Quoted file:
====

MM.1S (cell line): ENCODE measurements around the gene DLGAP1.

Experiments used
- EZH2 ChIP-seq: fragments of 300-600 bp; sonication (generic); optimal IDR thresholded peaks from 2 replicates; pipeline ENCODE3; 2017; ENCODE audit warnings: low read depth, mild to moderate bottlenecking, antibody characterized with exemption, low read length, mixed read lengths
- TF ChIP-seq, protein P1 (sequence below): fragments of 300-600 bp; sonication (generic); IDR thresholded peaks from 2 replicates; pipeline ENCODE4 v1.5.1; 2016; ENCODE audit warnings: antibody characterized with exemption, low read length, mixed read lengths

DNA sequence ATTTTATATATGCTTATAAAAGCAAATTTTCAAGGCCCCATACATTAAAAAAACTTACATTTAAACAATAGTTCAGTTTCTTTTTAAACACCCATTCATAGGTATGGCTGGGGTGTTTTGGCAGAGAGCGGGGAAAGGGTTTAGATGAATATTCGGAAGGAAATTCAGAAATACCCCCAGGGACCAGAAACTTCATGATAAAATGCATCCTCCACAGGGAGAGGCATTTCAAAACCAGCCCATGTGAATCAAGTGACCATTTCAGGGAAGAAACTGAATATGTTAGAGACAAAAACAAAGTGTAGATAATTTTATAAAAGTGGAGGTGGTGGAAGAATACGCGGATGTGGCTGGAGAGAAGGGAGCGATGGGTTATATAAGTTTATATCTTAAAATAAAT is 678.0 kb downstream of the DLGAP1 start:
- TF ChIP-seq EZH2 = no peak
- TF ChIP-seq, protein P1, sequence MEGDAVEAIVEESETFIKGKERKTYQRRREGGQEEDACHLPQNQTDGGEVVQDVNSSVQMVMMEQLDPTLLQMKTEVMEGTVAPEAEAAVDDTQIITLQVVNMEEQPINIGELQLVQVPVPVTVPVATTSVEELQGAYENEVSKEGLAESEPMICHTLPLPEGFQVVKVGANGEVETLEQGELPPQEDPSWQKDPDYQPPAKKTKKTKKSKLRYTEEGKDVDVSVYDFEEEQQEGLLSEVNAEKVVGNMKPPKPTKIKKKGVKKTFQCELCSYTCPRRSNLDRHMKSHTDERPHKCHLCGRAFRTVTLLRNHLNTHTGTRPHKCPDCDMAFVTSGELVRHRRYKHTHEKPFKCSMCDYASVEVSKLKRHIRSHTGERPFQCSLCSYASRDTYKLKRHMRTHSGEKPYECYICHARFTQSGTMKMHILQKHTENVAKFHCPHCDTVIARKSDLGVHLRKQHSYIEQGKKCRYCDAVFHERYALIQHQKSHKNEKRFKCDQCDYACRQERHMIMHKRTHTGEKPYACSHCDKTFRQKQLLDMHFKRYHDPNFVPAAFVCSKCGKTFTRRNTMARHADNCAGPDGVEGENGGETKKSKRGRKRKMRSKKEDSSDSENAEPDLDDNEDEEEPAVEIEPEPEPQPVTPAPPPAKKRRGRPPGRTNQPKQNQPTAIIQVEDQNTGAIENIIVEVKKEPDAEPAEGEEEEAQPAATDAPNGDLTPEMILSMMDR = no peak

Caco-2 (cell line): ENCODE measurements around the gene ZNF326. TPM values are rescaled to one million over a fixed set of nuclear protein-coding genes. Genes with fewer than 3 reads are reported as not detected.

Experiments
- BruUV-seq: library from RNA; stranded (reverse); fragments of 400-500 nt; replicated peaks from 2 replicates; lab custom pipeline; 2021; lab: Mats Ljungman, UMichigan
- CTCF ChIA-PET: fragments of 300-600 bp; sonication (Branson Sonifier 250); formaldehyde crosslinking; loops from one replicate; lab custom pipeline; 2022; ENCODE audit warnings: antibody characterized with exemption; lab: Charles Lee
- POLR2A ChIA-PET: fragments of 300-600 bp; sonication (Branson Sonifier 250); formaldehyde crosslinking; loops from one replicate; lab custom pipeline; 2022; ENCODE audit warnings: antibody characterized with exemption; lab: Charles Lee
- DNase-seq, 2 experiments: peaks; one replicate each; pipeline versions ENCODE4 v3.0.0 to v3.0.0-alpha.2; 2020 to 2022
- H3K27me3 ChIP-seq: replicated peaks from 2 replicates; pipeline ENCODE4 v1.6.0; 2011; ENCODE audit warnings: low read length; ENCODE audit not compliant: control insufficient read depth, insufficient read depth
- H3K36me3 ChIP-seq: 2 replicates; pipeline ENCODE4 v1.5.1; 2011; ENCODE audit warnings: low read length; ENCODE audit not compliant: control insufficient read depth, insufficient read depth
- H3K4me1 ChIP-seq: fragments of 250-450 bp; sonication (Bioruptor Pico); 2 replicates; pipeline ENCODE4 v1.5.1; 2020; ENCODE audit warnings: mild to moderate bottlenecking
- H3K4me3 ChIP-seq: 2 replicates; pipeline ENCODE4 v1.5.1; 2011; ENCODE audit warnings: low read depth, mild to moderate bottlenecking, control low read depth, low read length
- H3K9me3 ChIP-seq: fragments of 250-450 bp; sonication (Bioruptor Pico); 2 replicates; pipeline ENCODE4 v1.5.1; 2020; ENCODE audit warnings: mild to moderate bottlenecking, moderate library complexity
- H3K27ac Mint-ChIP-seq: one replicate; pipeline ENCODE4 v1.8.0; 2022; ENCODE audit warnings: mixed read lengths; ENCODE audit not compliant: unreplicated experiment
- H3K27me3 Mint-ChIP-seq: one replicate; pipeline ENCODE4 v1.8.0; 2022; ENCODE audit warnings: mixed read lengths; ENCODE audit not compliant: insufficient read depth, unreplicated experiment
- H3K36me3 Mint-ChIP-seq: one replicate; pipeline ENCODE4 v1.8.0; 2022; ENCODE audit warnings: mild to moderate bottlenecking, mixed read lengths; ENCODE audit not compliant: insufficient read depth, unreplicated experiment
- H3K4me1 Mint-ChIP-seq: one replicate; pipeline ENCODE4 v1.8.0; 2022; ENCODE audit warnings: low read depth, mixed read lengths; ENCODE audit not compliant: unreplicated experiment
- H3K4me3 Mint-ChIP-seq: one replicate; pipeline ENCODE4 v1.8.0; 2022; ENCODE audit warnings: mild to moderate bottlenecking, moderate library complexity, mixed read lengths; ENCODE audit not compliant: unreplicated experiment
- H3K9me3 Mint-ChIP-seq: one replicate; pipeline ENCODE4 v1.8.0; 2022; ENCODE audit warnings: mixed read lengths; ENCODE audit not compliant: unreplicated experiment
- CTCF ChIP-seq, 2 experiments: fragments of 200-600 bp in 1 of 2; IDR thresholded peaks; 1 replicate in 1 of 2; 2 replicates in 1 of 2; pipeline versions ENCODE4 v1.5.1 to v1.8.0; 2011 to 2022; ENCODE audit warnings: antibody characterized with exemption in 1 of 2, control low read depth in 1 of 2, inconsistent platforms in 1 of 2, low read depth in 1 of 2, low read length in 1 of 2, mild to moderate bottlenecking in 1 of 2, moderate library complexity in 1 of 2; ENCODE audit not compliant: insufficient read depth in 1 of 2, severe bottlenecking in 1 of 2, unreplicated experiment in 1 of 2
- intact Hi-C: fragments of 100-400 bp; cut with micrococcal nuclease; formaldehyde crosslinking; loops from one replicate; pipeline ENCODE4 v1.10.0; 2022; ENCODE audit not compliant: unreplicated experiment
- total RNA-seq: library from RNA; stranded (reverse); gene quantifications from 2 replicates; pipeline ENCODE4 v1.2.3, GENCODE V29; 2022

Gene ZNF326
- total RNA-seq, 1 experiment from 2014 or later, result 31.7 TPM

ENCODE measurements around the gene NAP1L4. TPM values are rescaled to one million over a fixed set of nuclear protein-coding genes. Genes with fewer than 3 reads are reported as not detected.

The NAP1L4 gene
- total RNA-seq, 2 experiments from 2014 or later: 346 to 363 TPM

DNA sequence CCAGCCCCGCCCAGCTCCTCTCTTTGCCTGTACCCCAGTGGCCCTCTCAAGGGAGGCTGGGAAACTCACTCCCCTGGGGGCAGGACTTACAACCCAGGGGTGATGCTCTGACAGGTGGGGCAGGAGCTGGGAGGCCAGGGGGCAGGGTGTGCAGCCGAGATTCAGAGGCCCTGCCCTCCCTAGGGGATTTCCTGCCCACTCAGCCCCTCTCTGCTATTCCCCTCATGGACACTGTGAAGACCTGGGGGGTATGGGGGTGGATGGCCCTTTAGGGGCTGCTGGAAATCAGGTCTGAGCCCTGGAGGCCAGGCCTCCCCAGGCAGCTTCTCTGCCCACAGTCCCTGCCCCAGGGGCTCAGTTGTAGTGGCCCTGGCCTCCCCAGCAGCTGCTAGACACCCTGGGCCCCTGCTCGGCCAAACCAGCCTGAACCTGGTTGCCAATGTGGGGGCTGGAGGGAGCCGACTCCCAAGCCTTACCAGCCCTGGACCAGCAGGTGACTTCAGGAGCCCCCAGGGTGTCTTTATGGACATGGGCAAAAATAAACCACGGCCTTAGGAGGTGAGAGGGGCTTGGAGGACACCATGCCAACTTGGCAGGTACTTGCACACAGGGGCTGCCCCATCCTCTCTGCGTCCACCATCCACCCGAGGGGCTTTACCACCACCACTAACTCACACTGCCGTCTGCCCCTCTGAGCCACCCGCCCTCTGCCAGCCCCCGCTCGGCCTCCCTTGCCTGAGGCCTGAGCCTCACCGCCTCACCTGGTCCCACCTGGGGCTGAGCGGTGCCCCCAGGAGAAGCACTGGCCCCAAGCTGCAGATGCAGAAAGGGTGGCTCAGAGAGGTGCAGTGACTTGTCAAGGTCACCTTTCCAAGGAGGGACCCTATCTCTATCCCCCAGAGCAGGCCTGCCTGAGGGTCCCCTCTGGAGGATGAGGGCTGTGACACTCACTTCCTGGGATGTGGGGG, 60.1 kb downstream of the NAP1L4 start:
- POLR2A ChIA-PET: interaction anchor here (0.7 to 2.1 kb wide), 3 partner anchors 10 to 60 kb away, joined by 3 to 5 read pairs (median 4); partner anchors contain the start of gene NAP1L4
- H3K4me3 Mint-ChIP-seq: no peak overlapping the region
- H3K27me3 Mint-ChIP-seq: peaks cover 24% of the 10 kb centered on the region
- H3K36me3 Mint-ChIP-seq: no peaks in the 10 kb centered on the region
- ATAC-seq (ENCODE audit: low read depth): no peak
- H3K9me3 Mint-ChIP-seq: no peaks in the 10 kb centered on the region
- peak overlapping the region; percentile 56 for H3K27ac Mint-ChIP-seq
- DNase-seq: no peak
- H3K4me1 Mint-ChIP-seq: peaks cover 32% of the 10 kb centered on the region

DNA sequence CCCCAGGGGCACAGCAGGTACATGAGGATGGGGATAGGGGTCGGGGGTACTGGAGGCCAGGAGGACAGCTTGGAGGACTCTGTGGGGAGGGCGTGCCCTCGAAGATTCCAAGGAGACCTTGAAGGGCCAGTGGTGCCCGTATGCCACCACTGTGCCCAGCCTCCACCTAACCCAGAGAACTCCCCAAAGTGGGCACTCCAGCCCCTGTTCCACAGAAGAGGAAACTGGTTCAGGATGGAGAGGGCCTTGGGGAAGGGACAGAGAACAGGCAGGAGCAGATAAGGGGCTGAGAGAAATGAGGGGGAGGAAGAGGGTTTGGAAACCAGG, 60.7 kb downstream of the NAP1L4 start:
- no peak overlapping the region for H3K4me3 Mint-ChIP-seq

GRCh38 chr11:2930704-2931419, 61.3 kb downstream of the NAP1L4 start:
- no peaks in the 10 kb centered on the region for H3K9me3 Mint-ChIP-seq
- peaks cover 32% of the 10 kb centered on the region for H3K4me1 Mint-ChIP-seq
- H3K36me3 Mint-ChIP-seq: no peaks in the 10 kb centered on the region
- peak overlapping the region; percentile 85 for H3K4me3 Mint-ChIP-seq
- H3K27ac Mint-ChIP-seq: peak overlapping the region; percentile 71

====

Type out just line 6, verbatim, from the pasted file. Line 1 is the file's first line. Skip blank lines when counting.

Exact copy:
- TF ChIP-seq EZH2 = no peak